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College & University Presidential Searches Could Soon Be Clouded Under Sunshine Law Exemption Plan

Florida is on the verge of turning the lights off on presidential searches at public colleges and universities. The move to shield most candidates who apply for the schools’ top job comes after years of battles on the issue. Supporters of the plan say the state’s open records laws keep good people away because they don’t want employers to know they’re job hunting. 

This battle over presidential searches and the sunshine law has bubbled in the state for years.:

“This gives us an opportunity to increase our pool of applicants,” former Republican Sen. Alan Hays argued back in 2015. 

“Leaders in higher education that are sitting presidents, that don’t want their name in a newspaper saying they’re interested in a different job,"  Former Florida Board of Regents Chancellor Charlie Reed said in 2014. 

“I think the goal of this bill is to get the best possible people to apply for these positions and don’t have to worry about their names being released," Republican Rep. Chris Latvala recently told his colleagues as he pitched the 2020 version of the plan to close presidential searches at state colleges and universities. 

On the other side of the fight have been faculty and staff at the state’s schools, along with the First Amendment Foundation. They worry closing the searches will lead to cronyism--insiders getting the top jobs. For years, Florida politicians past and present have been able to secure jobs at state schools. The most-high profile of them is former Republican State Senator John Thrasher, now President of Florida State University. Thrasher was chosen for the job in a public search, and while messy, the United Faculty of Florida’s Marshall Ogletree says he’s been successful.

“What’s wrong with the leadership we have? What’s wrong with President Thrasher? What’s wrong with President Currell at USF?” He asked.

These are very powerful government positions. You might have a four, five, $6 million budget you’re responsible for," said Frank LoMonte, with the University of Florida's Brechner Center for Freedom of Information It's researched the effect of closed presidential searches. LoMonte's found people hired in closed searchers are often insiders or end up having short-lived presidencies.  Public colleges and universities tend to be major employers in their communities, and LoMonte says leadership decisions impact more than just the school.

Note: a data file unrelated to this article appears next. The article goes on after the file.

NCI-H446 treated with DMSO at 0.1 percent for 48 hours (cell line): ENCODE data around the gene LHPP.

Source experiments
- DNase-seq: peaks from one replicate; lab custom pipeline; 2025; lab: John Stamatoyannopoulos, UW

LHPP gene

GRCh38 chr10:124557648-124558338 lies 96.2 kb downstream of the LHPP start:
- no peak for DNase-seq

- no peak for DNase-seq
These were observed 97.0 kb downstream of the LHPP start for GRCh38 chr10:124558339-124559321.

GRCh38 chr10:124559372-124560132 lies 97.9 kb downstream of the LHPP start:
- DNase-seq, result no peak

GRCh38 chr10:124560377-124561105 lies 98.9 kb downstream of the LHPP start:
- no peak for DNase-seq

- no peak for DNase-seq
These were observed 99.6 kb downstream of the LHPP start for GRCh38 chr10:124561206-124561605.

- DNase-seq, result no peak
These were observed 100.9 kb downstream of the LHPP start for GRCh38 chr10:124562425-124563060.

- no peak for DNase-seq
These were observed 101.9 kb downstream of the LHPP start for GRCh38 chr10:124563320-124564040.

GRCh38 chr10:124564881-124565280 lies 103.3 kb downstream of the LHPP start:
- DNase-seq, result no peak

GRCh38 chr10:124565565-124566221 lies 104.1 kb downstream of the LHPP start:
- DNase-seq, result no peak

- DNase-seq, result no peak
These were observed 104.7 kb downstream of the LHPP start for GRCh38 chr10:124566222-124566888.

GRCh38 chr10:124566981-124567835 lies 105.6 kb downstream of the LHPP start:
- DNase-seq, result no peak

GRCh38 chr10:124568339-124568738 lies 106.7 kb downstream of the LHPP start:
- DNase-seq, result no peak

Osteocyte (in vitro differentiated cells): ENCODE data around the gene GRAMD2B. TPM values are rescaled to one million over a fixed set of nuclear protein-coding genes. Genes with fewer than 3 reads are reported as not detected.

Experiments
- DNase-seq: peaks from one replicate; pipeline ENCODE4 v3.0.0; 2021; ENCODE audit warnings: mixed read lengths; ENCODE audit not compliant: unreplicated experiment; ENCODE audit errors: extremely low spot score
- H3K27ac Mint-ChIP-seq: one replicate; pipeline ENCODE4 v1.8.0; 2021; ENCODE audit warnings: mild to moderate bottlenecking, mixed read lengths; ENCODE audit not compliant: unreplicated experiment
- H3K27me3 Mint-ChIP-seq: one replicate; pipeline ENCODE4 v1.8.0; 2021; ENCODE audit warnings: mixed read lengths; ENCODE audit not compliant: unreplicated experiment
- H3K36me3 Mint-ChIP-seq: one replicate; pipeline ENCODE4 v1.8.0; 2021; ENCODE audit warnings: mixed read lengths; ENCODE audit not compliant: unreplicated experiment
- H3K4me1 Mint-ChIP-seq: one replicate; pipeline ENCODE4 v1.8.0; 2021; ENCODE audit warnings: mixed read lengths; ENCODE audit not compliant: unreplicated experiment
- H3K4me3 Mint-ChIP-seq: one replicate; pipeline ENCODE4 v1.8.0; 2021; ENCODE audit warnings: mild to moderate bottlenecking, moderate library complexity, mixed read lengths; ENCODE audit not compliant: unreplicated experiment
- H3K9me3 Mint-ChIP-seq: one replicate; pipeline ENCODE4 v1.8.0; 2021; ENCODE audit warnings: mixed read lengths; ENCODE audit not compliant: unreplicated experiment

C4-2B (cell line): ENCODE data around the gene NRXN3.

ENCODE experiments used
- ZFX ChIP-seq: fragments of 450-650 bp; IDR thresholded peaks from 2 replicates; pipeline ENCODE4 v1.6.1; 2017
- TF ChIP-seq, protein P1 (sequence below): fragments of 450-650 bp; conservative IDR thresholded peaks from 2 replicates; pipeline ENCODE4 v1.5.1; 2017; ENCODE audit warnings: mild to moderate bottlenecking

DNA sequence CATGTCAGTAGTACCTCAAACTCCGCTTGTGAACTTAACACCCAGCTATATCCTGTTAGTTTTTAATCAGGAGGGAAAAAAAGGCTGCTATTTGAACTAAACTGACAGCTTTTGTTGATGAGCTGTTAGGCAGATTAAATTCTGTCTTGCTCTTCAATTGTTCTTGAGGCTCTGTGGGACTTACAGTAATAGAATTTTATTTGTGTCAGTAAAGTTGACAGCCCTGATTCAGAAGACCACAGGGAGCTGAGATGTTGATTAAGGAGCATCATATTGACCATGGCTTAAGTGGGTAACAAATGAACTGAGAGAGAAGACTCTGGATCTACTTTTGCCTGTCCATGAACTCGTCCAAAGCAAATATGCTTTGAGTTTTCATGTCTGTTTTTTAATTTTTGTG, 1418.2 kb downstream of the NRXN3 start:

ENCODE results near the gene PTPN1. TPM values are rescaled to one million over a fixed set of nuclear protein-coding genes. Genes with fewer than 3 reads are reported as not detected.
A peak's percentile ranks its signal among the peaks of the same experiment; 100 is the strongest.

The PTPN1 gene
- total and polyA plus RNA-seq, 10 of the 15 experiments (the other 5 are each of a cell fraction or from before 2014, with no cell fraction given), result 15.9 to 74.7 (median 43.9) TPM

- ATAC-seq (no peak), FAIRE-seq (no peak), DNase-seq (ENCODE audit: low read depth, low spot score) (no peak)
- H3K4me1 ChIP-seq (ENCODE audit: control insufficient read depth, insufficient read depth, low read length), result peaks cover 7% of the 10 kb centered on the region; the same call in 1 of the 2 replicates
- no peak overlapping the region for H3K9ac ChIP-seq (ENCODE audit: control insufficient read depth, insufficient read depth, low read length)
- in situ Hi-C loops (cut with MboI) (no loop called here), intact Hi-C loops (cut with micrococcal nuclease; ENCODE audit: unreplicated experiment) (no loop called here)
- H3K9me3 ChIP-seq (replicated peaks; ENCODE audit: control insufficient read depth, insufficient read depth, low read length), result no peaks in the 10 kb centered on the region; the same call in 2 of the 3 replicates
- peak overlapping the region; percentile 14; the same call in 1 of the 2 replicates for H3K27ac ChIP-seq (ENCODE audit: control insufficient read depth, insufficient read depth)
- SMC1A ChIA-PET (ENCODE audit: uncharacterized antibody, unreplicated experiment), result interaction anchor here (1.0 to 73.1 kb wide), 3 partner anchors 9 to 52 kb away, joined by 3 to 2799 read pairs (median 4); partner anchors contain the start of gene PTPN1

“You’ve got tens of thousands students and employees you’re responsible for. You’re supervising policing, healthcare, housing, healthcare, food services—it’s like you’re the mayor of a city. And we don’t usually hire mayors in closed-door processes."

“I think number one is, making sure the search committee is representative of the important stakeholders and constituent groups that would like to have a say in the process…like faculty, staff, students, community members," said Zach Smith of the higher education search firm WhittKeifer. 

Smith says there are ways to strike a balance, and one way is to broaden the number and types of people involved in the decision making.

Florida’s bill calls for the names of finalists to be revealed prior to interviews being conducted or a job offer extended.

Among the Democrats voting in favor of the measure is Tallahassee Rep.Ramon Alexander, a graduate of Florida A&M University. That school has seen a significant amount of presidential turnover in the past decade. Alexander argues not every school can attract a John Thrasher. Alexander hopes the measure will lure top talent to smaller schools. 

“Everyone is not Florida State…the University of Florida. We have other state universities and they matter too. They may not have the brand name or national name, but Florida Gulf Coast--all those other schools, the University of North Florida, they need [leaders] too."

The secrecy bill comes as Miami-Dade College and the University of Central Florida, are in the midst of searches for new presidents. Those are two of the state’s largest schools. 

Follow @HatterLynn

Lynn Hatter is a Florida A&M University graduate with a bachelor’s degree in journalism. Lynn has served as reporter/producer for WFSU since 2007 with education and health care issues as her key coverage areas.  She is an award-winning member of the Capital Press Corps and has participated in the NPR Kaiser Health News Reporting Partnership and NPR Education Initiative. 

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